CUMBERLAND ISLAND NATIONAL SEASHORE, Ga. -- Imagine a beach as unspoiled as the Cape Cod National Seashore. For miles you see no buildings and only a handful of people. Shore birds dance with the waves, and if you're lucky, a wild horse canters by. Then, in the distance, two pickup trucks barrel along on the packed sand. Talk about a mood buster.
As they get closer, you realize they don't belong to the National Park Service, which controls the area. Perhaps they are relatives of the island's wealthy landowners, exercising their contractual right to take their vehicles along the barrier island's 16 miles of beach or down its interior dirt roads.
Away from the water, down a narrow footpath through the woods, you are totally alone. The maritime forest looks the way much of the coastal South did before it was developed. From the sandy ground sprouts a carpet of low-lying saw palmetto. Above is a ceiling of massive gnarled oaks draped heavily with Spanish moss and resurrection ferns. You see and hear nothing but the natural world. At a junction, signs to each side read "Private Residence." Look, but don't trespass.
Welcome to Cumberland Island, a place as odd and unsettling as it is overwhelmingly beautiful and peaceful. It's a little like touring the Newport, R.I., mansions where the families still reside on the premises; 21 private properties remain on the island.
The island, north of Jacksonville, Fla., was established as a national seashore in 1972. For the price of a ferry ride and park admission, anyone can see where the rich and famous congregated in the late 1800s and early 1900s, and where in 1996, the late John F. Kennedy Jr. and Carolyn Bessette pulled off their secret wedding.
Owners sold their land to the National Park Service in exchange for the right to stay there for specified periods of time. Only 300 park visitors are allowed per day; public facilities are scant and there is no food service. No bicycles or vehicles are allowed on the ferry, though they can be used on the island by residents and by guests at the Greyfield Inn, the only lodging other than campgrounds.
In 1982, a large tract of land and beach were designated a national wilderness area, the legalities and technicalities of which are fought over to this day. Read all about it in the fascinating "Cumberland Island: Strong Women, Wild Horses" by Charles Seabrook a juicy chronicle of the island that also colorfully details the Kennedy-Bessette wedding.
If you want a taste of privilege, stay or arrange a day visit at the stately Greyfield Inn. It was built in 1900 by Thomas and Lucy Carnegie as a home for their daughter, and is now famous for being the site of the Kennedy wedding reception. The inn is filled with antiques and Carnegie memorabilia and has a wide veranda overlooking the estate ($395-$575 for two nights, plus meals; 904-261-6408 or www.greyfieldinn.com).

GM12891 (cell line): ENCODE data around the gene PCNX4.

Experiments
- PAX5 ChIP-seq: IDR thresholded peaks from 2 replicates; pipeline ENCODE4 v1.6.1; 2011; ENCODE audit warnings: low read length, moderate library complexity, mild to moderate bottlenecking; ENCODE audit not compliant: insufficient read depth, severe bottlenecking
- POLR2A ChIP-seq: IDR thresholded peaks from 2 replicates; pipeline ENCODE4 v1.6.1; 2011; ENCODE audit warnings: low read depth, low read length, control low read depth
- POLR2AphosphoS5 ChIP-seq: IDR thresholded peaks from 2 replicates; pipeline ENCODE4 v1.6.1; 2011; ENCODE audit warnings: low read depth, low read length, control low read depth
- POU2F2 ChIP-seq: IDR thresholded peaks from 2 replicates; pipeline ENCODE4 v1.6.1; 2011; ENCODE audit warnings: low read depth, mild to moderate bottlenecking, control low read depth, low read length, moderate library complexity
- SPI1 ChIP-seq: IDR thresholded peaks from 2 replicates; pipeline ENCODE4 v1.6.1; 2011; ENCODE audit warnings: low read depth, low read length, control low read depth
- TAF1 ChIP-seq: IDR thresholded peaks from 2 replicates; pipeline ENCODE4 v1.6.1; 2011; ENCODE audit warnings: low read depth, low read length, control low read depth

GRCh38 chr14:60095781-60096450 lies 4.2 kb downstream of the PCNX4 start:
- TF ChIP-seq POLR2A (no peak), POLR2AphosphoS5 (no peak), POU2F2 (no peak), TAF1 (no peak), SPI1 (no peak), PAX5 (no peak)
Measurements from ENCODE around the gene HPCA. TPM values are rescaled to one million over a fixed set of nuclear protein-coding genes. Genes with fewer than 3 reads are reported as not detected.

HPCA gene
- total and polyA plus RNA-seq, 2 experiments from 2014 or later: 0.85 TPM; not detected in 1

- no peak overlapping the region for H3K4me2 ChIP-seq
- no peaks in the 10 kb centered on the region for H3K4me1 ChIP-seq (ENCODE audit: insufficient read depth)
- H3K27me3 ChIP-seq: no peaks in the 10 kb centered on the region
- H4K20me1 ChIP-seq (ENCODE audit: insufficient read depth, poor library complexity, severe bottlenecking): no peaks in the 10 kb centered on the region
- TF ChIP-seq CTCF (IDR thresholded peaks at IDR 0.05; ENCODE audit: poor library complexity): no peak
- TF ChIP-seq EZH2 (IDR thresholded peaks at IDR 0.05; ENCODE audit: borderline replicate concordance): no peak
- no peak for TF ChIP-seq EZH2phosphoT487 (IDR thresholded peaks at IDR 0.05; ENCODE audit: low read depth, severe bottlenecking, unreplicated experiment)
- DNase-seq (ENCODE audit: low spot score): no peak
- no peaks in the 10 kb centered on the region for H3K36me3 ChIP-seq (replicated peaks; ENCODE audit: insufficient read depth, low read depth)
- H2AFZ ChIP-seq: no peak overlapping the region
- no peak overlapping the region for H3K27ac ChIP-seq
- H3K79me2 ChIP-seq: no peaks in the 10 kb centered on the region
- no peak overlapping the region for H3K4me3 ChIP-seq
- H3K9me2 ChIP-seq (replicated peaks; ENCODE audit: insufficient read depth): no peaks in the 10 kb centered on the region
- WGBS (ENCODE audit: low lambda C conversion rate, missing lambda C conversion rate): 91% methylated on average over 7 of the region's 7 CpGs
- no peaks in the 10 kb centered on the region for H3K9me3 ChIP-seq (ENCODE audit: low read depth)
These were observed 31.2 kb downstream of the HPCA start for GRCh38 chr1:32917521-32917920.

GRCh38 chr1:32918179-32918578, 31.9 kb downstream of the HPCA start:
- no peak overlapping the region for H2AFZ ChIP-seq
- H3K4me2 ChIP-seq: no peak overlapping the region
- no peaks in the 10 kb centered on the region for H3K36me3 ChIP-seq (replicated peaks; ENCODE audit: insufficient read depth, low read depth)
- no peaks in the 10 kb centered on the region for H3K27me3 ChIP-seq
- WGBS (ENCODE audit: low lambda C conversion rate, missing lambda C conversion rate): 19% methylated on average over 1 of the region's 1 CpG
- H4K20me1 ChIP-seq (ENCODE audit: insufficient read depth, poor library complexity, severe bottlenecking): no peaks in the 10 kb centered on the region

I did what most day-trippers do and took the 9 a.m. ferry from the charming
mainland town of St. Marys. This is an easy detour from Interstate 95, though ferry reservations are essential during high tourist times. After a 45-minute ride, I got off at Dungeness Dock, at the southern end of the island. About 35 of us took a ranger's tour through the forest and to what is now called the Dungeness Ruins, while others wandered off on their own. One of Cumberland's first Colonial residents was Nathaniel Greene, a New Englander and Revolutionary War hero. Though he died before seeing his mansion go up, his wife carried out the plan. Later, Thomas Carnegie, brother of Andrew, bought the property for a winter retreat. The mansion later burned, and its remains stand, an eerie reminder of past glory. A more intact mansion, Plum Orchard, occasionally is open for tours.
From Dungeness, walk over gentle sand dunes to the nearly remote beach, a great spot for shell collecting and bird watching. From the heavily wooded campsite at Sea Camp Beach, walk up the Parallel Trail, a nicer option than the main road where you might encounter vehicles from the inn, the park service, or residents. Despite the island's quiet beauty, this sometimes intrusive presence of private properties can feel unsettling.
Back on the mainland, St. Marys, which calls itself "Gateway to Cumberland Island," provides a taste of Southern hospitality. The area is growing fast, with strip malls off the highway, but the historic downtown district remains. Start off on the main street, Osborne Street, with its shops and cafes, and crisscross through neighborhoods to the lovely waterfront park that overlooks the St. Marys River.
Despite the historic architecture here, it took a new building to triple the traffic at the St. Marys Visitors Center, said tourism director Janet Brinko. That would be the 2004 HGTV Dream Home, a furnished $1.2 million home given away in a contest by the home and garden cable network. Through April 24, the public can tour the house, which overlooks salt marshes and the intracoastal waterway.
From the welcome center in town, narrated tram tours operate with a minimum of six people, or you can pick up a walking tour map. You'll see the town's oldest house, built in 1801; four historic churches; and Orange Hall House Museum, a Greek Revival antebellum mansion from 1829. On a side street is the site of the country's first pecan tree, planted in 1840 by Captain Samuel Flood, who was said to have found pecans in a barrel floating at sea.
Diane Daniel can be reached at firstname.lastname@example.org.